I love working with Primary school teachers. I mean, yes I know I am one, but it never fails to impress me when a teacher or team get an idea in their heads, then run with it. I spent an amazing hour at St Peters C of E Primary in Brotton this morning to visit Tees Valley’s newest museum. It only opened on Monday and you will have to be quick to visit because it closes at 3pm on Wednesday. It is a museum focussed on the Anglo Saxons and represents the work done by Year 3 and 4 in the school over the Spring Term.
The idea of creating a museum was inspired by our local museum services that work together in the Tees Valley to offer and amazing range of opportunities to our local schools. The idea is simple:
If you are studying a historical period, why not plan the whole topic to culminate in a pop up museum for parents and the community?
My involvement came from showcasing ideas for making their museums authentic, engaging and interactive at the free CPD events that the museums have been offering. This usually revolves around using the technology that most schools already have access to but perhaps haven’t yet exploited. iPads do more than take pictures, browse the internet and connect to Lexia!!!
St Peters asked me to come in and work with the children to transform their Anglo Saxon narratives into films. They had been working with a brilliant local storyteller called Elizabeth Baker, as part of a project with Kirkleatham Museum called Writer in your Classroom. The teachers involved are more than capable of using a green screen but they knew that bringing in my way of working with the children would enhance the quality of the work and the experience that the children had.
So last Thursday I spent the day making the fabulous stories that they had created into mini artistic masterpieces. Yes it took a wee bit of Ofer effects magic to pull them into shape but the results speak for themselves:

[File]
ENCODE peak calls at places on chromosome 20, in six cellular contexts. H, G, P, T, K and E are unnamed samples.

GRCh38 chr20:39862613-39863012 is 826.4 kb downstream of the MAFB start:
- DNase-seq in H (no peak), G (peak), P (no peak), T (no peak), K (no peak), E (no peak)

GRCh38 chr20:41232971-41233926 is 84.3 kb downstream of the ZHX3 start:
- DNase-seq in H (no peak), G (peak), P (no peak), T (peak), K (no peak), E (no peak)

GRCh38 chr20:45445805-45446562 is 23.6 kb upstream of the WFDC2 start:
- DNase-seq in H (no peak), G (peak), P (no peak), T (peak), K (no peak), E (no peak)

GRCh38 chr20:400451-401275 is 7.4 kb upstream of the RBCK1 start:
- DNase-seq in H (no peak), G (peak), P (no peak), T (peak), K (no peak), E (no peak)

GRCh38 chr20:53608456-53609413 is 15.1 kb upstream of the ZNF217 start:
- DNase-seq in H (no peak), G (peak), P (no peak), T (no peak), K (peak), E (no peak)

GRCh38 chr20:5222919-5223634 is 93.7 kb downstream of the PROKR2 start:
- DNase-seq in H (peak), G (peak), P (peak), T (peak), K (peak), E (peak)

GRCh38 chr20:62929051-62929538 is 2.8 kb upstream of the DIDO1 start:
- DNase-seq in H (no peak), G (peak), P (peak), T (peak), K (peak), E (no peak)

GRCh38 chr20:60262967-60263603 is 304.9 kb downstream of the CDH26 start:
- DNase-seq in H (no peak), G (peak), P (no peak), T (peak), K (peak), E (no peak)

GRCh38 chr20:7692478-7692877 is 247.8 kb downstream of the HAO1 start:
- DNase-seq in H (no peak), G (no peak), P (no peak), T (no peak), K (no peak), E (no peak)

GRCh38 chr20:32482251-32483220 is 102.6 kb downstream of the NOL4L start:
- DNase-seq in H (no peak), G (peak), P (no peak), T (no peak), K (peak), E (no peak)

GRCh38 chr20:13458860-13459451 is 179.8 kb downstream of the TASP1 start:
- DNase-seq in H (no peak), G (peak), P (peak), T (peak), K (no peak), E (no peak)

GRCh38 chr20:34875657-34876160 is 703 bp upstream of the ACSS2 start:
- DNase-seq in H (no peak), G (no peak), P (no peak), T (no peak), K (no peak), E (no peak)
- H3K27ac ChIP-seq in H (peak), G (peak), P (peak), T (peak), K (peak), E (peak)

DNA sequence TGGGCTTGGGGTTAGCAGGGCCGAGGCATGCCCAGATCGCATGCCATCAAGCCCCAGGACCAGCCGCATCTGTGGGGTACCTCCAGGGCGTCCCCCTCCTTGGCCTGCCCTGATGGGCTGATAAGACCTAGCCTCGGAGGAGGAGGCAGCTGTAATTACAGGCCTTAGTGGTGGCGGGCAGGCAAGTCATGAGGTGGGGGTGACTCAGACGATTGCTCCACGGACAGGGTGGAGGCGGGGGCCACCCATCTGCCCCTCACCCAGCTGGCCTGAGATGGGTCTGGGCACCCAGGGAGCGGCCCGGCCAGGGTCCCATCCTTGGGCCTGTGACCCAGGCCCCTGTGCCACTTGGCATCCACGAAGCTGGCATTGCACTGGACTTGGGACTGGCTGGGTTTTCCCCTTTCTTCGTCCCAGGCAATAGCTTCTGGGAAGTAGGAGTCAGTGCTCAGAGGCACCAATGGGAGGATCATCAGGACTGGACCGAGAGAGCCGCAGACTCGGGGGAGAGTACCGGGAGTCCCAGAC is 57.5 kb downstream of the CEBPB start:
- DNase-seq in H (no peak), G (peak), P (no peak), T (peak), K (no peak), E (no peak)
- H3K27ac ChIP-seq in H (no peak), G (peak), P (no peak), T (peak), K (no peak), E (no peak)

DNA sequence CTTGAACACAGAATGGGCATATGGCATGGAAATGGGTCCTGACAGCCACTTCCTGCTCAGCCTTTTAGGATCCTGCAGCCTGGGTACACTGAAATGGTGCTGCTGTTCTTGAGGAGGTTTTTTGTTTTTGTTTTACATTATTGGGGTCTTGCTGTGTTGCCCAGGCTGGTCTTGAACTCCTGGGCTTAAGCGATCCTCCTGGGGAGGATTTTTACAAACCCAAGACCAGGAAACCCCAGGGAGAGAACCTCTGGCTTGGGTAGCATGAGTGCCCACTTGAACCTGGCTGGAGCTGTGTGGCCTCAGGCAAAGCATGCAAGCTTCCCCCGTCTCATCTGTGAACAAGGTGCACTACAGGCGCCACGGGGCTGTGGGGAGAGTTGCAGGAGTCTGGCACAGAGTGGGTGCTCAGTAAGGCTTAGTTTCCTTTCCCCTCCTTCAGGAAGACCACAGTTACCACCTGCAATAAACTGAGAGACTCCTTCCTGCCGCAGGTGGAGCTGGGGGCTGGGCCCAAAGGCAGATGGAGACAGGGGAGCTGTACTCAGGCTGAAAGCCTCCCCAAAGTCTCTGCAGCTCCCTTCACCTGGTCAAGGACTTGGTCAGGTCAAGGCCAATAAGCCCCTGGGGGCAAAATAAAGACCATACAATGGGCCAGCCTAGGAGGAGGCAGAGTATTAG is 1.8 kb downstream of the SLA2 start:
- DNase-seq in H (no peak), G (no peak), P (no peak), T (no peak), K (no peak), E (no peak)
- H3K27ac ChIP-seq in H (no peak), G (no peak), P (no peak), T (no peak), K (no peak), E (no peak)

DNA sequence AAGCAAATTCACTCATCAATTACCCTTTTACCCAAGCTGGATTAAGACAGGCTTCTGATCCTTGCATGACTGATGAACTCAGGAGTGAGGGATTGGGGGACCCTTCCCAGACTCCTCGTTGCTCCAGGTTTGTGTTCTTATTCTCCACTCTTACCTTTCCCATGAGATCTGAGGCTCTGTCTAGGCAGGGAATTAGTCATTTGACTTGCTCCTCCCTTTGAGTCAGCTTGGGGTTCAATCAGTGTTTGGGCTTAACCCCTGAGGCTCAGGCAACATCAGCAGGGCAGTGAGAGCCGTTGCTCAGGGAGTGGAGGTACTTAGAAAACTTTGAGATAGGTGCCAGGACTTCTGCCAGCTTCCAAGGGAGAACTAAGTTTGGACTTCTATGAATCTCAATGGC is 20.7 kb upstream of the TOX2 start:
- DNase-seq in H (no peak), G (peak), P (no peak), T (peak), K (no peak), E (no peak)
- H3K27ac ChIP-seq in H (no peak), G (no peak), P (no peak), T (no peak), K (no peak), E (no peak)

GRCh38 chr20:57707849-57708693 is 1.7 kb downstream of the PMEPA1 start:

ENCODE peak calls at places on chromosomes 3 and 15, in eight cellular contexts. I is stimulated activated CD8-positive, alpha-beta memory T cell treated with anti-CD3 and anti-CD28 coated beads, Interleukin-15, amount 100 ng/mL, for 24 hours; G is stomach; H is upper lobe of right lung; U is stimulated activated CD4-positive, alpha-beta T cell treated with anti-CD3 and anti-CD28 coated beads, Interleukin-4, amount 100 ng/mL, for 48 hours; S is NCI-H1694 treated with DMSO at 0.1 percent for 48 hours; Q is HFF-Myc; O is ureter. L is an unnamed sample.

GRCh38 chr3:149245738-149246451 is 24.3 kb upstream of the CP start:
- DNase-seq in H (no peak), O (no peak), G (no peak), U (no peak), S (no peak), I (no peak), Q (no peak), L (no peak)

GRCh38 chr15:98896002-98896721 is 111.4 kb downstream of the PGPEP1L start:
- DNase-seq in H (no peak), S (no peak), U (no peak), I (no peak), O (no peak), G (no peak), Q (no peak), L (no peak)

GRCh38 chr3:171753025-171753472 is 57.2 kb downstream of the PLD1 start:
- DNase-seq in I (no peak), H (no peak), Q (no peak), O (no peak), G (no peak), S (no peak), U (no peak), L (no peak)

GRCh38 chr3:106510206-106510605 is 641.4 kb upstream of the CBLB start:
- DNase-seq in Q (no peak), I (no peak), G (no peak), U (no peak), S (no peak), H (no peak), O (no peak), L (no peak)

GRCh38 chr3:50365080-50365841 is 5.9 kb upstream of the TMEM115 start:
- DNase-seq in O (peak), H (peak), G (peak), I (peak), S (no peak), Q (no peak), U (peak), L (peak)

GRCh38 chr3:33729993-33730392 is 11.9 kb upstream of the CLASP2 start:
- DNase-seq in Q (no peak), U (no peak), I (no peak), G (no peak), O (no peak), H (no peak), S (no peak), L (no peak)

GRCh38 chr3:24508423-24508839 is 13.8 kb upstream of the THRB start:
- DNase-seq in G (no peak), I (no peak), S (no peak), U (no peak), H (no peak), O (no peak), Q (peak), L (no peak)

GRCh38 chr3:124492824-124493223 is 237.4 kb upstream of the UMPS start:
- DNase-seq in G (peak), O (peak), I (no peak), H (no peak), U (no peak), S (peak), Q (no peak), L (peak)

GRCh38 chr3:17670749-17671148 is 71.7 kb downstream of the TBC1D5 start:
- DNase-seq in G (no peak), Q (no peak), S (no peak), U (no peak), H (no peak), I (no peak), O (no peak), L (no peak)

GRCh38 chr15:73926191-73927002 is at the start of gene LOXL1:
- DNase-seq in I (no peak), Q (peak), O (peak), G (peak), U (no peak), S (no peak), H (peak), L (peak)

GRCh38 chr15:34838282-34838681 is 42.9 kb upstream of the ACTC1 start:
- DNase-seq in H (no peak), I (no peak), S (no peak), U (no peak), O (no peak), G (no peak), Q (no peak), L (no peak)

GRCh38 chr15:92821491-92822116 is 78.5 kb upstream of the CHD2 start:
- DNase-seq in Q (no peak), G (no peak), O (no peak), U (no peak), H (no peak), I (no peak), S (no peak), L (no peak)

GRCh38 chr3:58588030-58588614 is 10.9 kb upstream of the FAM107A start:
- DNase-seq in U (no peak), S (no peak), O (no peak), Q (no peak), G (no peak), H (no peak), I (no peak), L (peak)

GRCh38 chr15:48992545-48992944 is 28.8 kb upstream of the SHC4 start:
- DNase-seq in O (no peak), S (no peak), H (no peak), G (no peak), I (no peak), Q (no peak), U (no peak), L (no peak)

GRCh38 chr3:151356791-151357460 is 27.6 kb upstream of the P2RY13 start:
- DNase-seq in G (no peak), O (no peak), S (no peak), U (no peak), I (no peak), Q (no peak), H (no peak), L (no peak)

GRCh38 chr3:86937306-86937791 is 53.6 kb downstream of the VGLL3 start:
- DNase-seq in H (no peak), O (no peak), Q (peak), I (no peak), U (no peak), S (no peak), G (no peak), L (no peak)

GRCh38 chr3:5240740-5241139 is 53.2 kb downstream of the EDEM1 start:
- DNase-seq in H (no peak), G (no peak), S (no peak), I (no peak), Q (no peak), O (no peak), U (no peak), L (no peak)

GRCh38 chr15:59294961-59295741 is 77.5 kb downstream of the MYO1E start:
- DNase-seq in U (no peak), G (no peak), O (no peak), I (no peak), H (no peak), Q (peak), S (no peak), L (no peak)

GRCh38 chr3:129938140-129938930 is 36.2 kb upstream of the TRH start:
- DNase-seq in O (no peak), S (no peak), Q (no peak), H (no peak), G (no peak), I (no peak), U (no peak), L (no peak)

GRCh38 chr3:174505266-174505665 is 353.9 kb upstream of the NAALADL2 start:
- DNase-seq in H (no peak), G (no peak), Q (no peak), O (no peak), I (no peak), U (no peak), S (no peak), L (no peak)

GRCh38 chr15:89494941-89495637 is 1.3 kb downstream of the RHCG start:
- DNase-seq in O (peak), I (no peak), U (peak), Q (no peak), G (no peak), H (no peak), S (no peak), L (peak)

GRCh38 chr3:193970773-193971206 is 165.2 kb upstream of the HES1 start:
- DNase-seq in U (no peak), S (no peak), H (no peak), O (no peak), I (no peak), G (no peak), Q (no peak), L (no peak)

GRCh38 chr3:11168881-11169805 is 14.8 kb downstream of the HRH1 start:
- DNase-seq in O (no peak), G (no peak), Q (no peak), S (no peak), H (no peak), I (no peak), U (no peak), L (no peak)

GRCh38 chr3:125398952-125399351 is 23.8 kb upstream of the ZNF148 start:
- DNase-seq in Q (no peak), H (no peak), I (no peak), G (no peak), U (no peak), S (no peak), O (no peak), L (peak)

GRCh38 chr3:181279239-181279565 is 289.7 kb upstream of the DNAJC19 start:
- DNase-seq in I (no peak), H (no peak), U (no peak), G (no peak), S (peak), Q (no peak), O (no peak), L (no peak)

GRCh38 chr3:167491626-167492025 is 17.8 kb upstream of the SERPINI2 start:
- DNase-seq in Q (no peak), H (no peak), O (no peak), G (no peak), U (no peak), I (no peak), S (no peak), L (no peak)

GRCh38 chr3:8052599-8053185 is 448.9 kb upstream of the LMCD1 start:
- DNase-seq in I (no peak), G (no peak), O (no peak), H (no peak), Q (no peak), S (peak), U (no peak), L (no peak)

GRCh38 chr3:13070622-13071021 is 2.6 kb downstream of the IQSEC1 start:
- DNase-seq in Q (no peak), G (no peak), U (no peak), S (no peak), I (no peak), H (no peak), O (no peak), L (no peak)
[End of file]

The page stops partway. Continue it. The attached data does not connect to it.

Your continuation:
That was my direct involvement (as well as making the children appear to be saxons in front of the model huts that they had created on some keyrings – digital tomfoolery!) but the full museum was an absolute joy to visit. They had excavation areas with a sand pit, working looms, a blacksmith’s, jewellery, herbs, feely boxes, programmable invaders(!) and loads more. You could see the curriculum laid bare in front of your very eyes but in a way that was both engaging and very professionally done. The pictures below illustrate some of the areas to explore. They had even built a video booth out of a gazebo and draped it in hessian to create a Saxon hut feel to house the videos on a constant loop. Ask the children about Saxons and they will amaze you with their depth of knowledge but more than that, they will engage you with the environment that they have created.
If anybody ever has any worries about the current quality of education in our schools, the skillset and motivation of our pupils, just pop along to events like this and your fears will be allayed in an instant. Our children’s education in our local schools is in very good hands.